An Unverified Life
An Unverified Life
You publicly announced that you are undocumented in a New York Times Magazine essay in June 2011. This really struck a chord with readers. Did you expect this reaction?
I wasn’t sure whether anyone was going to read it. To my surprise, it was “most shared” on Google for two weeks. The Pew Hispanic Center estimates that 11.1 million people in the United States are undocumented. About 4.5 million children born in this country have at least one undocumented parent. They are U.S. citizens but their parents aren’t. I want to show that this issue is completely integrated in American life.
What prompted your immigration awareness campaign, Define American?
I decided to publicly out myself [as undocumented] two summers ago. I needed to use this story, my narrative, to underscore the larger narrative of immigration in America. People like me are seen as illegal; we are seen as criminals, the “other.” That’s how the media has portrayed us. As a journalist and a filmmaker, my goal was to help change that narrative. As far as I’m concerned, I’m an American—I just don’t have the papers to show you. You get to this question of, “How do you define an American?” Do you define it by pieces of paper? Do you define it by your accent in your speech? Do you define it by what people look like?
Do you think immigration reform can and will be a boost to the housing market? How so?
Unequivocally, immigration is the most controversial yet least understood issue in America. Immigrants come to this country to work. Immigrants don’t come here to be on welfare. Once we become legalized, I would imagine more of us would be buying houses. The [undocumented] ones I know have done it with a relative who has papers. I would imagine giving status to people like me would be a boost to the economy all around.
Learn more about Jose Antonio Vargas’ immigration campaign at www.defineamerican.com.
When you were 12, you emigrated from the Philippines to California to live with your grandparents. Your hopes of pursuing legal status during high school were crushed when an immigration lawyer said you’d have to leave the country for 10 years. You’re 32 now and living in Manhattan. Have you ever bought a home?
I haven’t been able to, although I have the money to do it. I’ve been scared. I have met with immigration lawyers—what if I bought a property and I was found out and deported? When you’re undocumented, you’re in limbo all the time. You’re always wondering if you’ll get caught and what’s going to happen to the house. I’m not a full member of society. Even though I pay taxes, I can’t vote. But, to me, buying a house or buying an apartment, you could argue it’s the most stabilizing thing to do. Once you buy a property, you say, “This is my home. This is my space. I’m investing in this.”
Are you still a target for deportation?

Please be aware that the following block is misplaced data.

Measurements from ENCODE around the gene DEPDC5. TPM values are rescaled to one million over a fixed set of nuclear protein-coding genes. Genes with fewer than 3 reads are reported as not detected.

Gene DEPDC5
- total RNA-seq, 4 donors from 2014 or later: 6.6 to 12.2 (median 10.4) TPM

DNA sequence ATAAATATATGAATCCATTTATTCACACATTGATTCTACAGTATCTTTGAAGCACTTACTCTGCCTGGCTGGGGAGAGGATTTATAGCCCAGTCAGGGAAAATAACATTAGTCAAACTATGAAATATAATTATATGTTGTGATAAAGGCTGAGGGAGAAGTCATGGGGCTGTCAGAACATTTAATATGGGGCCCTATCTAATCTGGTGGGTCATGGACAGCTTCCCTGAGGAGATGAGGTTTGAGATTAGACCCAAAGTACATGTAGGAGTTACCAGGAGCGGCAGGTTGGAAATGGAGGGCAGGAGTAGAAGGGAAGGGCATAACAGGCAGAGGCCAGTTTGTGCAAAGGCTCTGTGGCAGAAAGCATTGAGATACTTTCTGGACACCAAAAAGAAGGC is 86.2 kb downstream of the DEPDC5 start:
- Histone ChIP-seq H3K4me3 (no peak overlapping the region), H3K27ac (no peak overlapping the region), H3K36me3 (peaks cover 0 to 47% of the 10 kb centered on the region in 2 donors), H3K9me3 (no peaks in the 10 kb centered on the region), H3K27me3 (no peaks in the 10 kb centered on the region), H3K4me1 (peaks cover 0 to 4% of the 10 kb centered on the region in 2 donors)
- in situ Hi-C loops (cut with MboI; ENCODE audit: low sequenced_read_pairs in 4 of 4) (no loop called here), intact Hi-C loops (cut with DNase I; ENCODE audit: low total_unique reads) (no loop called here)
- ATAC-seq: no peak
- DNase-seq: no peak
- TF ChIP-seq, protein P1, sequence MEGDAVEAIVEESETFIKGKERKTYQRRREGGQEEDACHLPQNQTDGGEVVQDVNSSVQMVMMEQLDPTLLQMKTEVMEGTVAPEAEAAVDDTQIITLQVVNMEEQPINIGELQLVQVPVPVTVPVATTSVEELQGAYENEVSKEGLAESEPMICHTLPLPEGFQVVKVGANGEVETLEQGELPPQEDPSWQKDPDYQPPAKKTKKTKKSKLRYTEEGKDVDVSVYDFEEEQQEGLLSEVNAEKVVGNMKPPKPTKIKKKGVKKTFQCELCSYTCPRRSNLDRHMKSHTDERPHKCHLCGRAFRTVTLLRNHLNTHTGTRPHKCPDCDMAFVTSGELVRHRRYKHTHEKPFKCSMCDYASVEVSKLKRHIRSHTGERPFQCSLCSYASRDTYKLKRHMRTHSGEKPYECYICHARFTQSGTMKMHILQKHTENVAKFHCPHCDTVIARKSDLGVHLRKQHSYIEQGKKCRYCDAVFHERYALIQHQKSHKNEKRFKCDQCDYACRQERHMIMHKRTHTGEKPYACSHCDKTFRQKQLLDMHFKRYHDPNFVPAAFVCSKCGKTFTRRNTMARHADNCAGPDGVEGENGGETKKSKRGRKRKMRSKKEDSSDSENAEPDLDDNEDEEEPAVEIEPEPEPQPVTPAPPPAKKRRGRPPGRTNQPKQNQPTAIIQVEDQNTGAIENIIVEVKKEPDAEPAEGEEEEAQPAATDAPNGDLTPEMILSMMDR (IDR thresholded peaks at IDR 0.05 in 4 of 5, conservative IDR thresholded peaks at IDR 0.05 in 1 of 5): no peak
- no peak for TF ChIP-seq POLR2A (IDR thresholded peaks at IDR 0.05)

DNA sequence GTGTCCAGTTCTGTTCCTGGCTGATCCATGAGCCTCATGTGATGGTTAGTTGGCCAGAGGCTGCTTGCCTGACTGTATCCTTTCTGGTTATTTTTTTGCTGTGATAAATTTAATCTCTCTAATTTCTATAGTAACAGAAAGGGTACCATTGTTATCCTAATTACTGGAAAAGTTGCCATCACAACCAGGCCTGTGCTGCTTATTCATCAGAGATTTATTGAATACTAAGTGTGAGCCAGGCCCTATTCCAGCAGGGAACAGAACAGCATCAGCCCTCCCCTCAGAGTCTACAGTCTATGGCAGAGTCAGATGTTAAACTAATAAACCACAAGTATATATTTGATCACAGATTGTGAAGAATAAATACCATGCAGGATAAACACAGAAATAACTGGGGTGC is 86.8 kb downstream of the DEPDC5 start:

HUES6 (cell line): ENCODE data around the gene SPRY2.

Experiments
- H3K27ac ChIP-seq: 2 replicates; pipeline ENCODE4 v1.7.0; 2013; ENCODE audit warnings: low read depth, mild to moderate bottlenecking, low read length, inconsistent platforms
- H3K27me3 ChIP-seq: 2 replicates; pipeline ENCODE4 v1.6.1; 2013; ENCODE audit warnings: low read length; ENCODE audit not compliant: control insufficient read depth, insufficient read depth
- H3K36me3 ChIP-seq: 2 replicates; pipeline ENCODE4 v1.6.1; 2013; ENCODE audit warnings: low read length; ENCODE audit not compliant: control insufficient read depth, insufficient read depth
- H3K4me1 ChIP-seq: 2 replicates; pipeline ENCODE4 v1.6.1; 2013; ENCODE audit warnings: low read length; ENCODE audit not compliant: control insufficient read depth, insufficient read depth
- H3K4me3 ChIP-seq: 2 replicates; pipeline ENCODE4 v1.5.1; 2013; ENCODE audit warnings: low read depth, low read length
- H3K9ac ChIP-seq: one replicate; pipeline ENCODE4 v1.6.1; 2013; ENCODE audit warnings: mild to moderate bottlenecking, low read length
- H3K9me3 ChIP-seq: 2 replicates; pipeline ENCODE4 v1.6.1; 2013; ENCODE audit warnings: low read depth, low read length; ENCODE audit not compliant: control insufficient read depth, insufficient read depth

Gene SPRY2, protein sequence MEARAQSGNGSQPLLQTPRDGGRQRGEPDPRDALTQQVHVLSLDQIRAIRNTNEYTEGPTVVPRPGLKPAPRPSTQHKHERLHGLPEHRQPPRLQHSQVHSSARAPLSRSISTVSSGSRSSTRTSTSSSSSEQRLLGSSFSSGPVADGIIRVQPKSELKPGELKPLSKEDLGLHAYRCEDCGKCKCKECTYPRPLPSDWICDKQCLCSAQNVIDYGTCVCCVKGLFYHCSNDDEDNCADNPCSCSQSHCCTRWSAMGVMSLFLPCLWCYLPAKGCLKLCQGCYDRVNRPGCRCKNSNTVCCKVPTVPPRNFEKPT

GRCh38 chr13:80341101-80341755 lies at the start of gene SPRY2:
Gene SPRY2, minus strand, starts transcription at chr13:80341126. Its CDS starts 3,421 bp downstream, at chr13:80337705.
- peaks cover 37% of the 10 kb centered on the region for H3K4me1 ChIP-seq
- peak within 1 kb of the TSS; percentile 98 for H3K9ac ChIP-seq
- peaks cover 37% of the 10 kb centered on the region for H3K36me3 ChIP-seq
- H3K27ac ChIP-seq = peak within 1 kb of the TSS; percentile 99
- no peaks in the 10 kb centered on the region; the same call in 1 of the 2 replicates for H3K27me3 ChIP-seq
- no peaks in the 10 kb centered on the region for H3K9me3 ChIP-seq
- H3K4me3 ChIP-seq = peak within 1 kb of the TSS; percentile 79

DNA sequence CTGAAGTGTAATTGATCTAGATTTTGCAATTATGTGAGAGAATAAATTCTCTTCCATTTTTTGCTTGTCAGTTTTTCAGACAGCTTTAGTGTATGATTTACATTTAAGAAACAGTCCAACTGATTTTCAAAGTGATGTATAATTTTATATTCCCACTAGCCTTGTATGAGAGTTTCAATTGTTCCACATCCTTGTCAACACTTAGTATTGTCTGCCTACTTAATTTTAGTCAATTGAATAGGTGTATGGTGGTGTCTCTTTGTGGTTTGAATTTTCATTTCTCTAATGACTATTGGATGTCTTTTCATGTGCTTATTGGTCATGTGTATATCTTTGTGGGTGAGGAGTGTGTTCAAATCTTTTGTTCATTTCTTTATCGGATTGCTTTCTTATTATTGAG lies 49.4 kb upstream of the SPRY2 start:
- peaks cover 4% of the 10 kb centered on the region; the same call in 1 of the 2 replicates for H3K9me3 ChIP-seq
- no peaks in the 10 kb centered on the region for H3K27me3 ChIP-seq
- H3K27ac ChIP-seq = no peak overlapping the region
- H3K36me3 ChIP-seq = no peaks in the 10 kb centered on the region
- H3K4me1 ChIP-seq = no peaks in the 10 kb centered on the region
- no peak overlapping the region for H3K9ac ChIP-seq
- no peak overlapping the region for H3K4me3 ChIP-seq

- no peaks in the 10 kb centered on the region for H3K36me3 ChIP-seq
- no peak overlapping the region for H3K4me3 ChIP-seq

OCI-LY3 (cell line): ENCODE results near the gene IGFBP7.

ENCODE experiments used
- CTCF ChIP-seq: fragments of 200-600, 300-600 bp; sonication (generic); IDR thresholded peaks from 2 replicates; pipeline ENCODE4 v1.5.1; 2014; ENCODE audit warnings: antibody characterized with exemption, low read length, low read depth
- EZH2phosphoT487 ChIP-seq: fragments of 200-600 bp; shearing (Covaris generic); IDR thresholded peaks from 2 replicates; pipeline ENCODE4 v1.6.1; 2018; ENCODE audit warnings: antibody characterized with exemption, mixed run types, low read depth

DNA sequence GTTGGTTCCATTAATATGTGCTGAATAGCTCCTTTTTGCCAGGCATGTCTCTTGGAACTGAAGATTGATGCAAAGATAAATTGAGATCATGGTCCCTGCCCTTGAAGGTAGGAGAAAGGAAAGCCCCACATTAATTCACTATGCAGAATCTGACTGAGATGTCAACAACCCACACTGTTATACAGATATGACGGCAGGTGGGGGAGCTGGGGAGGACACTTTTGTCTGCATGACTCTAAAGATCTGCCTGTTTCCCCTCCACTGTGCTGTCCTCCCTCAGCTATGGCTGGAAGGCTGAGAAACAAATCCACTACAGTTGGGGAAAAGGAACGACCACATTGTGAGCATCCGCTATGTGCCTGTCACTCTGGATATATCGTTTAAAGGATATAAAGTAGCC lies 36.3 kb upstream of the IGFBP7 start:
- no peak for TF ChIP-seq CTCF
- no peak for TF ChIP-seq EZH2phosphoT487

I was, but my being so public has protected me. There has been a liberation just being honest about the whole situation.
Are you optimistic about genuine immigration reform?
I can’t be a pessimist, because I’m alive. If I were a pessimist, I wouldn’t have made it this far. I know something is going to happen.
In addition to The New York Times essay, you were on the cover of Time for an article you wrote called “We Are Americans.” Was it terrifying going public?
It was. I’d be lying if I didn’t say so. People I went to middle school with didn’t know. Some of my own relatives didn’t know. You keep it a secret.
For the past two years, you’ve been working on your film “Documented,” which started as a documentary about the Dream Act but became more personal as you told your own story. Were there any surprises during the filming?
To me, the biggest surprise was that I expected that there would be a big gap between what people know about immigration and what the facts are about illegal immigration. What I didn’t anticipate was how oceanic it is. I expected it to be a river. Just the vastness of the misinformation and the ignorance [was astounding]. But once you tell them your story and how you got here and why you’re here illegally, Americans want to help. We just haven’t really talked to each other. All we’ve been doing is talking at each other. And the media is in between us.
This year, thanks to you and your campaign, the Associated Press dropped the phrase “illegal immigrant” from the AP Stylebook. Why is this so important?
That was the biggest win for us. That’s the biggest wire service in the country. Look, this is not about political correctness. I am here illegally. I am here without authorization. The act is illegal. Absolutely. There’s no dancing around the fact I’m here illegally. But me as a person? I’m not illegal. That’s pretty clear. That phrase “undocumented American” describes me. I’m an American. I don’t have the documents to show you, but I am an American.